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Publication numberUS3327198 A
Publication typeGrant
Publication dateJun 20, 1967
Filing dateDec 15, 1964
Priority dateDec 15, 1964
Publication numberUS 3327198 A, US 3327198A, US-A-3327198, US3327198 A, US3327198A
InventorsMorris Rauch
Original AssigneeBenjamin Electronic Sound Corp
Export CitationBiBTeX, EndNote, RefMan
External Links: USPTO, USPTO Assignment, Espacenet
Battery charging system and indicator
US 3327198 A
Abstract  available in
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Claims  available in
Description  (OCR text may contain errors)

June 20, 19 67 M. RAUCH 3,327,198

BATTERY CHARGING SYSTEM AND INDICATOR Filed Dec. 15.- 1964 KO N N G. N

\J m g m l/ INVENTOR. I w MORRIS RAUCH ATTORNEYS United States Patent 3,327,198 BATTERY CHARGING SYSTEM AND INDICATOR Morris Ranch, Seaford, N.Y., assignor to Benjamin Elecironic Sound Corporation, Westhury, N.Y., a corporation of New York Filed Dec. 15, 1964, Ser. No. 418,443 1 tClairn. (Cl. 320-14) The present invention relates to battery charging apparatus, and, in particular, to a battery charger wherein an inexpensive indicating means is employed to indicate what the relative state of charge of the battery would be under actual closed circuit conditions.

Today, battery powered electrical appliances have gained wide-spread popularity. Many of these appliances are powered by rechargeable batteries or accumulators, and numerous devices have been proposed for the purpose of recharging such batteries from the conventional AC outlets available in most homes.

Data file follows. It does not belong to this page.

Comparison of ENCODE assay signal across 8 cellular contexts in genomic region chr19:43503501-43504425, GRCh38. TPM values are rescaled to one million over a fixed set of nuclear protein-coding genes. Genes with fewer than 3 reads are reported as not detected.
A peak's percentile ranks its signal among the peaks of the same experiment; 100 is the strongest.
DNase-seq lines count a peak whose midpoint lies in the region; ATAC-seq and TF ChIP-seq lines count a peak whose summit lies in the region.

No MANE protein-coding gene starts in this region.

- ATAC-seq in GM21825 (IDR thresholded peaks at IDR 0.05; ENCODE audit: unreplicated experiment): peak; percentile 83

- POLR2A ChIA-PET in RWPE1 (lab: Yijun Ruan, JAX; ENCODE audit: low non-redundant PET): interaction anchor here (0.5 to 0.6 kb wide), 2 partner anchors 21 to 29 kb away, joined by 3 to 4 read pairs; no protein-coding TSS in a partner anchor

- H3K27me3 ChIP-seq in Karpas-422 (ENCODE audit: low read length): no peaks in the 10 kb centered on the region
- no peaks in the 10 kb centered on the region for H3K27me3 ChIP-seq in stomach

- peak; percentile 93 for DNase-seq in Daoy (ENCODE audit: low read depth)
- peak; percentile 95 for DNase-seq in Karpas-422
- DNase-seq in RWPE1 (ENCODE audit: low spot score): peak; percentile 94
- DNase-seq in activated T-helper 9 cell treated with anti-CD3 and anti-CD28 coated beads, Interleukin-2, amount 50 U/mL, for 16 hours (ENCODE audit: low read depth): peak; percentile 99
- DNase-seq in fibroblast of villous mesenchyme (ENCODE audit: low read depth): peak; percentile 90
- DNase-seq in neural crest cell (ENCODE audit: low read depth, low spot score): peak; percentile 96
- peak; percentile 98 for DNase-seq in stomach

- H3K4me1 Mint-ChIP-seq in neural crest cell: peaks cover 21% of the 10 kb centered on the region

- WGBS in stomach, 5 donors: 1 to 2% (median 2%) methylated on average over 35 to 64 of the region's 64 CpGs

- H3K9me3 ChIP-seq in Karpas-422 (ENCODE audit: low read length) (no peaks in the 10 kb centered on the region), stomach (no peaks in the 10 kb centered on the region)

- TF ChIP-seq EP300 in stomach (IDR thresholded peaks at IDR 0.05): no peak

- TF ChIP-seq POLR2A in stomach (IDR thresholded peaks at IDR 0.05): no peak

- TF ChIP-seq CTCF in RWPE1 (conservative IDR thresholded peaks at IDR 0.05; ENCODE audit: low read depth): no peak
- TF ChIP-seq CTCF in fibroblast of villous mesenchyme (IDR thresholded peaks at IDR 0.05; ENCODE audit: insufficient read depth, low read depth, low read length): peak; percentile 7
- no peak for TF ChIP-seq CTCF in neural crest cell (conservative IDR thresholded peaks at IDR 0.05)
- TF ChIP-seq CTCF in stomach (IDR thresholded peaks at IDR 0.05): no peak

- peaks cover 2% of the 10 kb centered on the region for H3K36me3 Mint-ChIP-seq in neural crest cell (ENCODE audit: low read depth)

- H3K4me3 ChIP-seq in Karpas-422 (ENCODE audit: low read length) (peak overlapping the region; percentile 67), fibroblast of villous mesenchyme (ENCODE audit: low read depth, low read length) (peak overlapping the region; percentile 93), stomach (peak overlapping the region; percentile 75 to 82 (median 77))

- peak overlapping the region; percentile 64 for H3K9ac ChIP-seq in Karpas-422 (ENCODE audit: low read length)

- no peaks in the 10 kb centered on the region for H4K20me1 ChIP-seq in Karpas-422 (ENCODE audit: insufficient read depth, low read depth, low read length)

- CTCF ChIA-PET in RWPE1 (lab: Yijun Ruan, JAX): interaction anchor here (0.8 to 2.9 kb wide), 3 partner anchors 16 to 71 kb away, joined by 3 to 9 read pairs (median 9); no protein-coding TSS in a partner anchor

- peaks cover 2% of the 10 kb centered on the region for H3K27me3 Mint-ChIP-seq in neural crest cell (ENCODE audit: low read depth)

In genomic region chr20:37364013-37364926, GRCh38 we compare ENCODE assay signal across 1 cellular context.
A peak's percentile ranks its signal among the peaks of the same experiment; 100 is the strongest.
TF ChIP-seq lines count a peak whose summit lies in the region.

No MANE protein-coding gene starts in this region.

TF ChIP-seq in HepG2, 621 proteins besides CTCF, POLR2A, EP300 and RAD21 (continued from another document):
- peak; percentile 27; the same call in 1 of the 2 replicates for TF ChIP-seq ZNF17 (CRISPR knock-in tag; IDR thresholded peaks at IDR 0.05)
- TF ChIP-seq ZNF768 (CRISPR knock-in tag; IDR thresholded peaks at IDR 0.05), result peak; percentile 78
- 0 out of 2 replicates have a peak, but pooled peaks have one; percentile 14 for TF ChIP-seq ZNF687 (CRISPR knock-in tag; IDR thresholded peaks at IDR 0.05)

When recharging an alkaline or lead acid battery, it is important to control the charging current, since overcharging may result in permanent damage to the battery. For this purpose most commercially available battery chargers include a state of charge indicator which, as its name implies, manifests the relative charge of the battery. Prior art indicators normally comprise a voltmeter which may be switched across the terminals of the battery.

Besides the considerable expense of a meter, the known devices only measure the no-load voltage across the battery. This is a significant drawback, because the voltage across a battery may vary considerably between load and no-load conditions due to the internal resistance of the battery. Thus a voltmeter may indicate that the no-load voltage across the battery is sufiicient, when, in fact, the battery is not fully charged and under load conditions will behave accordingly.

Therefore, the main object of the present invention is to provide an improved, inexpensive battery charger wherein the state of charge of a battery under closed circuit conditions may be determined.

Another object of the invention is to provide a battery charger including an inexpensive device for indicating the state of charge of a battery as a function of the charging current, and means for removing the indicating device from the circuit during the actual charging operation. I

Briefly, in accordance with the invention, a series regulator circuit is connected to a switching means capable of connecting the battery to the load (such as a television set), or the regulator circuit. The regulator controls the charging current as afunction of the voltage across the battery, whereby the charging current decreases to a minimum when the battery is fully charged. The state of charge indicator comprises a lamp which, through operation of the switching circuit, may be temporarily connected in series with the regulator and battery to indicate the magnitude of the charging current, and thus the relative state of charge of the battery, by its glow intensity. The switching means is further operable during the actual charging cycle of the battery to remove the resistance of the lamp from the charging circuit.

The manner in which the above and other objects of the invention are accomplished is more fully described below with reference to the attached drawing, which is a schematic diagram of a preferred embodiment of the invention.